KO OLINA, Hawaii—US Defense Secretary Ash Carter on Friday opened talks in Hawaii with his counterparts from 10 Southeast Asian nations, even as US relations with the Philippines, a longtime American ally, grew shakier.
In opening comments to the meeting at a seaside resort on the island of Oahu, Carter said he wanted to encourage more regional cooperation in Asia and the Pacific on key issues like maritime security and combatting terrorism.
As part of a broader Obama administration push to “rebalance” its security interests by paying greater attention to Asia and the Pacific after 15 years focused mainly on the Middle East, Carter is pitching the idea of an Asian security “network.”
“The network will help us uphold important principles like resolving disputes peacefully; ensuring that countries can make their own choices free from foreign coercion and intimidation; and preserving the freedom of overflight and navigation guaranteed by international law,” he said.
A more immediate issue not mentioned by Carter in his formal remarks, however, was a steep deterioration in relations with the Philippines.
When Carter visited the Philippines in April, he praised the strength of the partnership. Earlier this week in San Diego he called US-Philippine defense relations “ironclad.”
That seeming closeness took a sharp downturn when Rodrigo Duterte was elected president in June. In early September, President Barack Obama canceled a meeting with Duterte after the Philippine leader publicly called him a “son of a bitch.” Later, Mr. Duterte said he regretted the comment.
Last war drill
Earlier this week, Mr. Duterte said joint military exercises of Filipino and American troops scheduled for next week would be the last such drill, although his foreign secretary quickly said the decision was not final.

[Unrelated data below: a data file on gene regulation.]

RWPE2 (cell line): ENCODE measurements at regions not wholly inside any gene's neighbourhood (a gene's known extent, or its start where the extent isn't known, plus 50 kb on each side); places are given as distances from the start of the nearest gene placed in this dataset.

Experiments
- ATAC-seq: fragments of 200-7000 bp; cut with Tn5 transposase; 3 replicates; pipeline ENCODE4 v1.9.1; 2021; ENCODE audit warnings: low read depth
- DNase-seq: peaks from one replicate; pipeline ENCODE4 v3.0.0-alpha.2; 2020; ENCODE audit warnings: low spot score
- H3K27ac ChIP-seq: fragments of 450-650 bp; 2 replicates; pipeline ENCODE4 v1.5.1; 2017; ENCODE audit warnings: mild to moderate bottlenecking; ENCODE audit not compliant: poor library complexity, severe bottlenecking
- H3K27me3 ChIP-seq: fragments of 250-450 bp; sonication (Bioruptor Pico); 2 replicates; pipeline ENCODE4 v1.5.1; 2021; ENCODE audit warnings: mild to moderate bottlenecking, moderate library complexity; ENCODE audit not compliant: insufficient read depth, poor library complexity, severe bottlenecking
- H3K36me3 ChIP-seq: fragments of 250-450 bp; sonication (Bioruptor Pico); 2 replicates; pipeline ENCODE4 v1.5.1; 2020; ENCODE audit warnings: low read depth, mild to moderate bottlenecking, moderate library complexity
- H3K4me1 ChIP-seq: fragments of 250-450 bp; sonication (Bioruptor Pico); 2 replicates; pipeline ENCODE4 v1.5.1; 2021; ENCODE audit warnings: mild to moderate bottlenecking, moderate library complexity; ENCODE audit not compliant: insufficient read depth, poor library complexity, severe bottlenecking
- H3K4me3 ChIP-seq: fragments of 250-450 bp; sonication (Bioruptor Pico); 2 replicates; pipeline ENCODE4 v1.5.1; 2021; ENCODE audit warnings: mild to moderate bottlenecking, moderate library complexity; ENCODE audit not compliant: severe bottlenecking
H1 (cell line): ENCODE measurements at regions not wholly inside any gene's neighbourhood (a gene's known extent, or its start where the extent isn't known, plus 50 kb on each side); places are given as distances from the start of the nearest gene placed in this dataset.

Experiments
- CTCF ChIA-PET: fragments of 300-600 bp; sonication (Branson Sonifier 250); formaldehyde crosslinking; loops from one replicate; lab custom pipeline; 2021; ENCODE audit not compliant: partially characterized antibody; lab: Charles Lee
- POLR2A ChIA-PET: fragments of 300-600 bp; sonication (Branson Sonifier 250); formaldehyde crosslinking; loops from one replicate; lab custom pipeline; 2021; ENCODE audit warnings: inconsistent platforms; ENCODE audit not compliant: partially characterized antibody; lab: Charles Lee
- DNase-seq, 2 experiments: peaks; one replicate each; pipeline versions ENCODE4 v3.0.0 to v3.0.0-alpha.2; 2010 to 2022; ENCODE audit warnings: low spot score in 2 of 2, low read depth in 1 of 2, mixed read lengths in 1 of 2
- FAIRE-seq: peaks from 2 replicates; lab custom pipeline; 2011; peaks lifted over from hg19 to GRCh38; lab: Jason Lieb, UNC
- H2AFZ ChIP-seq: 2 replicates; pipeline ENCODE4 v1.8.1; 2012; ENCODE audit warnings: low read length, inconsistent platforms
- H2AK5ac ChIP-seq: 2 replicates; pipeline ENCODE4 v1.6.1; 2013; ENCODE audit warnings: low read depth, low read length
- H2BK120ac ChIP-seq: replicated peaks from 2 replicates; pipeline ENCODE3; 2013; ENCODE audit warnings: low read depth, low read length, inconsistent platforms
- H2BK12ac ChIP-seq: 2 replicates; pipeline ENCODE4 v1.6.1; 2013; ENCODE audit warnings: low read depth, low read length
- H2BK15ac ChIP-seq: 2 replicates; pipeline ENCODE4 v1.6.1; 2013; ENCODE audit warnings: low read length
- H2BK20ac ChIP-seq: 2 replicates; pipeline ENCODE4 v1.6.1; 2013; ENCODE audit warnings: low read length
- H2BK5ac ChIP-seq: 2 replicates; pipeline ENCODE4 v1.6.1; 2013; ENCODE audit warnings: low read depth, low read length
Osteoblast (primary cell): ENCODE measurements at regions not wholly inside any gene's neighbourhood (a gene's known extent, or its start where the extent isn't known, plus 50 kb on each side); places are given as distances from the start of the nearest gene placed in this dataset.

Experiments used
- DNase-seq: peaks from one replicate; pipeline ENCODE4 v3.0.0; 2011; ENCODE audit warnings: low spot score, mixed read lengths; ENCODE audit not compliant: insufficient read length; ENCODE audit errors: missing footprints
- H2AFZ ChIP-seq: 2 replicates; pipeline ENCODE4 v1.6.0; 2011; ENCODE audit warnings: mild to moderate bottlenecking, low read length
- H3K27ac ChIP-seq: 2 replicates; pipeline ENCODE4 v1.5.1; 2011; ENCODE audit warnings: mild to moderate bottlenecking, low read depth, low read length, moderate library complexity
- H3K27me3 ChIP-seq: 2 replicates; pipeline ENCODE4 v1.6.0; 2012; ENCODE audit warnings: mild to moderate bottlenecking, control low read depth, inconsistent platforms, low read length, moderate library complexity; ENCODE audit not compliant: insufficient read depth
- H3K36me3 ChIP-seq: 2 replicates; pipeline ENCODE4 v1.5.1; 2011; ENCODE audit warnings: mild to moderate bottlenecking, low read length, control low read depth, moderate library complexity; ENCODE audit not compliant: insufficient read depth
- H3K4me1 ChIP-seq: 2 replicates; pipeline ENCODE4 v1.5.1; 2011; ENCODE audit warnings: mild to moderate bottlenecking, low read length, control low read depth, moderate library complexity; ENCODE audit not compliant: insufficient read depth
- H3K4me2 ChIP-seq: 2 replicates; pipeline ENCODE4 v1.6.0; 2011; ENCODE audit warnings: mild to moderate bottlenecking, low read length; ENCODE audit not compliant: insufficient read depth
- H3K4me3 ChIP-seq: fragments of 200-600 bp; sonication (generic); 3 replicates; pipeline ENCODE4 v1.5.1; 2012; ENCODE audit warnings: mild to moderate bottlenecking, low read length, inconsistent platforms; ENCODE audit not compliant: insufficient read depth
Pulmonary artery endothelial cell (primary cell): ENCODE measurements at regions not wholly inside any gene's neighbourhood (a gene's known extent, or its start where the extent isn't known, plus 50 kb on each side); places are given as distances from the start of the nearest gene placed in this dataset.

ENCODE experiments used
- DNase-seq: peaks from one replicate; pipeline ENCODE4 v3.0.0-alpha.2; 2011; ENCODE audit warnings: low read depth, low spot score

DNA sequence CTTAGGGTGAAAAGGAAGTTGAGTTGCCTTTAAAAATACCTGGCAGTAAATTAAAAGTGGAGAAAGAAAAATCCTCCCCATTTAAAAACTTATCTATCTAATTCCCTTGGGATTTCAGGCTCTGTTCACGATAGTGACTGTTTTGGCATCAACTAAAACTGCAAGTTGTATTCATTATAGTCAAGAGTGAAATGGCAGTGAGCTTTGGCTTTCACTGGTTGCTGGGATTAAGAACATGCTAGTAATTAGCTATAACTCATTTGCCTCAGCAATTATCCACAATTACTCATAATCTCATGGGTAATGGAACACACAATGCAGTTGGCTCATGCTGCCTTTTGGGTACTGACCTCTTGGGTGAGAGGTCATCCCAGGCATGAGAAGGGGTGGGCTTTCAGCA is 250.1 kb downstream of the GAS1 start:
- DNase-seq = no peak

Mr. Duterte said the Philippines would maintain its military alliance with the United States because they shared a 65-year-old mutual defense treaty.
And on Friday, Mr. Duterte brought the rhetoric over his bloody anticrime war to a new low, comparing it to Hitler and the Holocaust and saying he would be “happy to slaughter” three million addicts.
Aides to Carter said he likely would seek clarification in Hawaii from his Philippine counterpart, Delfin Lorenzana, regarding the future of US-Philippine military exercises. Lorenzana is well-known to US officials after serving for more than a decade at the Philippine Embassy in Washington prior to taking the defense portfolio after Mr. Duterte was elected.
Meanwhile, Singapore Defense Minister Ng Eng Hen said the threat that violent extremist groups posed to Southeast Asia was growing each year as they became more organized and focused in their aims.
Ng was speaking to reporters following the meeting of Southeast Asia defense ministers with Carter in Hawaii.
The defense chiefs devoted a major chunk of time to discussing the threat from the Islamic State (IS) and similar groups.
Security officials said in June that Southeast Asian militants who claimed to be fighting for IS said they had chosen one of the most wanted men in the Philippines to head a regional faction of the group.
Over 1,000 Southeast Asians have flocked to join IS’ self-declared “caliphate” in Iraq and Syria, Ng said.
“Every year we meet, the situation and threat from extremist terrorism rises,” Ng said. “Compared to, say, a year or even two years ago, they’re more organized… they’re more networked, they’re more clear in their articulation of what they want to achieve.”
Authorities in the region have been on heightened alert since IS claimed an attack in the Indonesian capital Jakarta in January in which eight people were killed, including four of the attackers.
Ng cited a recent plot in which an Indonesian cell coordinated by an IS member in Syria had planned to shoot up hotels in Singapore’s Marina Bay area. The plot was foiled by Indonesian authorities, he said.
“They have gone beyond networks to push the flow of funds, weapons. They are already plotting,” Ng said.
US defense officials believe that hundreds of citizens from Southeast Asia have returned to their home countries after joining IS in Iraq and Syria, raising concerns that they may try to launch a wave of attacks. AP, AFP